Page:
Even a neutral observer could pick out the extraordinary nature of our mother-son relations–for the simple reason that such an opportunity is likely to be realized when two fiercely intelligent, and curious, and sophisticated, sensibilities are set upon each other as friends in adulthood. (Then, you put in the time.) I had occasion many times to remind her I was like her, and was, like her father, self-taught and a lifelong student.
(Because the process of interpersonal knowing is one of a handful of subjects I am most focused on, and its procedures are enacted as a matter of course, almost everything else about my mom is in the context of the vigorous inquiry I waged over two decades.)
At the same time, it’s complicated too: we worked through a lot of our ‘stuff’ at the beginning (in the early nineties,) moved as a family through the suicide of my twin brother Tim, got through her first cancer year, went through other intense stuff. And: then there was the time I dropped by to visit on a whim and ended up saving her life. Our relationship was, for her, at exacting moments, bittersweet. I suppose it had to be so for one of us.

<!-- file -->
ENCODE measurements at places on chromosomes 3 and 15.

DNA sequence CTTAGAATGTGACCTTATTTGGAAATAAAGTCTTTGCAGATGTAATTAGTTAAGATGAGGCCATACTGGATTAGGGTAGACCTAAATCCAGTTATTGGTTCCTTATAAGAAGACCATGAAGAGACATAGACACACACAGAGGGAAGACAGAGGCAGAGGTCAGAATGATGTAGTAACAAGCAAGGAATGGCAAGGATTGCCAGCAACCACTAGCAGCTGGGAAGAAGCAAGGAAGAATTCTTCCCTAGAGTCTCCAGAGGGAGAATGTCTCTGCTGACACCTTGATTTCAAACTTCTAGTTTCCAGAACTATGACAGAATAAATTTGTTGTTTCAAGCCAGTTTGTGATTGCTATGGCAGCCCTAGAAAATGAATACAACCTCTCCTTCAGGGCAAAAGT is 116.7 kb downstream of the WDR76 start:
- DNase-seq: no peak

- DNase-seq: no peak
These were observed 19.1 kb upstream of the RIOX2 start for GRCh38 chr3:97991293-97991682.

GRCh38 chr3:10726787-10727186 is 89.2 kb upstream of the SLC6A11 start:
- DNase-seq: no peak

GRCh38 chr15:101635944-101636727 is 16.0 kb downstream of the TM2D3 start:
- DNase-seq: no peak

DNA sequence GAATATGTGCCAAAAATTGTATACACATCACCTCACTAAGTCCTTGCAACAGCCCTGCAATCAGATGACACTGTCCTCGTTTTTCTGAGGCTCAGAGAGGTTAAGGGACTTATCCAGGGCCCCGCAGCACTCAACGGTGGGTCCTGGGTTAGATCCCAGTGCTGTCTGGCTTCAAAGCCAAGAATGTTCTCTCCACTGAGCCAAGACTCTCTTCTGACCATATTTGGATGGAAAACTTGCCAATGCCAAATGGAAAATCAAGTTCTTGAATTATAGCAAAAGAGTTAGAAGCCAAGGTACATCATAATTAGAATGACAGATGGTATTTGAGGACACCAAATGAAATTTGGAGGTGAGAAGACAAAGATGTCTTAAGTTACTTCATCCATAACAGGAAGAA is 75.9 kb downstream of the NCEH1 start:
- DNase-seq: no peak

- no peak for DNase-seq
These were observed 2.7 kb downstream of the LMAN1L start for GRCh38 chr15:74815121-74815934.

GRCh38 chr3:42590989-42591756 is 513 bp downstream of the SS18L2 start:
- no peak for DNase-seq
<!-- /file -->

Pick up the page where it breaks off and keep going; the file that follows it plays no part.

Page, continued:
So, yup, it’s complicated, yet our relationship was complicated in the way poetry and music come to be deeply summed. This was very cool and the consequence is that I can access my mother’s sensibility by accessing her resonant facts, facts which remain easily found in myself.
This is the true joy in life being used for a purpose recognized by yourself as a mighty one; the being thoroughly worn out before you are thrown on the scrap heap; the being a force of nature instead of a feverish selfish little clod of ailments and grievances complaining that the world will not devote itself to making you happy. George Bernard Shaw
Speaking of Shaw, my mom sorted her own version of the hundred versions of the one religion, describing it to me one day as being, in the main, sensual and oceanic.